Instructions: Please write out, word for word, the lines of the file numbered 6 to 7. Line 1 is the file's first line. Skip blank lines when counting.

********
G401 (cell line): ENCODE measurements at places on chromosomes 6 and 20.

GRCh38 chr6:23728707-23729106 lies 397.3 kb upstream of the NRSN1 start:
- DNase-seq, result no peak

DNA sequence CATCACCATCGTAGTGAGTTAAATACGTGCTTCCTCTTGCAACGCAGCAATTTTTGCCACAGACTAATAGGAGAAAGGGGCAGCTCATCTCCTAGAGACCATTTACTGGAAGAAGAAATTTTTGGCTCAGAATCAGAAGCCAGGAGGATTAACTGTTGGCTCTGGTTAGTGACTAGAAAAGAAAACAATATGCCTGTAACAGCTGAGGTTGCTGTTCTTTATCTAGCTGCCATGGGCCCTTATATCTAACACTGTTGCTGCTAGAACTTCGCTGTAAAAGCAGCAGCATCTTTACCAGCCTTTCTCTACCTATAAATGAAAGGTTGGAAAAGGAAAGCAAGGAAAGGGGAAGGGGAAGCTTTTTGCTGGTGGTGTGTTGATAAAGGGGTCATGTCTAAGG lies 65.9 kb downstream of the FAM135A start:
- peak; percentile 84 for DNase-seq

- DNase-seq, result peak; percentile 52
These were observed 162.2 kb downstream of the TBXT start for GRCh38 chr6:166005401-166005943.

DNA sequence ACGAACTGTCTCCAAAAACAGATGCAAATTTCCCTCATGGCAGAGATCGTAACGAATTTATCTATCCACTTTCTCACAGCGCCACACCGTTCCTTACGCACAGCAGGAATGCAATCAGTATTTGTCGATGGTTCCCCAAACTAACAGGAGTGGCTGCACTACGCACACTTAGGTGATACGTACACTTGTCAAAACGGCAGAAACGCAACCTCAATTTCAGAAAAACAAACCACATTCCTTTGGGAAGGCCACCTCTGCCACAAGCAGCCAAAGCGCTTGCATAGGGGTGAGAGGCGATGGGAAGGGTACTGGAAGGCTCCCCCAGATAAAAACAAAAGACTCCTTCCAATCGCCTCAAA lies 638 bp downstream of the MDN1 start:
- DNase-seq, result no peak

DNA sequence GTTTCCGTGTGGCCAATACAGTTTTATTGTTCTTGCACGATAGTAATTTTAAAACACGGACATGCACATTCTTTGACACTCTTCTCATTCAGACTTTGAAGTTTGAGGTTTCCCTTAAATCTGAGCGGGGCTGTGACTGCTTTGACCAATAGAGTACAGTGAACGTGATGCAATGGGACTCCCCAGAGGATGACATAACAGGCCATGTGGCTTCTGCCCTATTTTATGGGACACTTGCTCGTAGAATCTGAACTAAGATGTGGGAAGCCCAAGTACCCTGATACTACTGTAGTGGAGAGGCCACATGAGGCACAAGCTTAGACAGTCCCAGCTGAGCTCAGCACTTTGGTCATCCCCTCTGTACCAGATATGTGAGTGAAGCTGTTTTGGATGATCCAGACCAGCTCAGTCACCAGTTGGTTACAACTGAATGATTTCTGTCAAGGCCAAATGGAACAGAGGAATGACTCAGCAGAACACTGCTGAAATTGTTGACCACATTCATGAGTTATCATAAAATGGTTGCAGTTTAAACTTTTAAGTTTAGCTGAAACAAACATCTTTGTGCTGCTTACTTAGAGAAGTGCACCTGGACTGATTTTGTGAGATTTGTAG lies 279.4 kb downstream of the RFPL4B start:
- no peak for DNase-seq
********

- DNase-seq, result peak; percentile 52
These were observed 162.2 kb downstream of the TBXT start for GRCh38 chr6:166005401-166005943.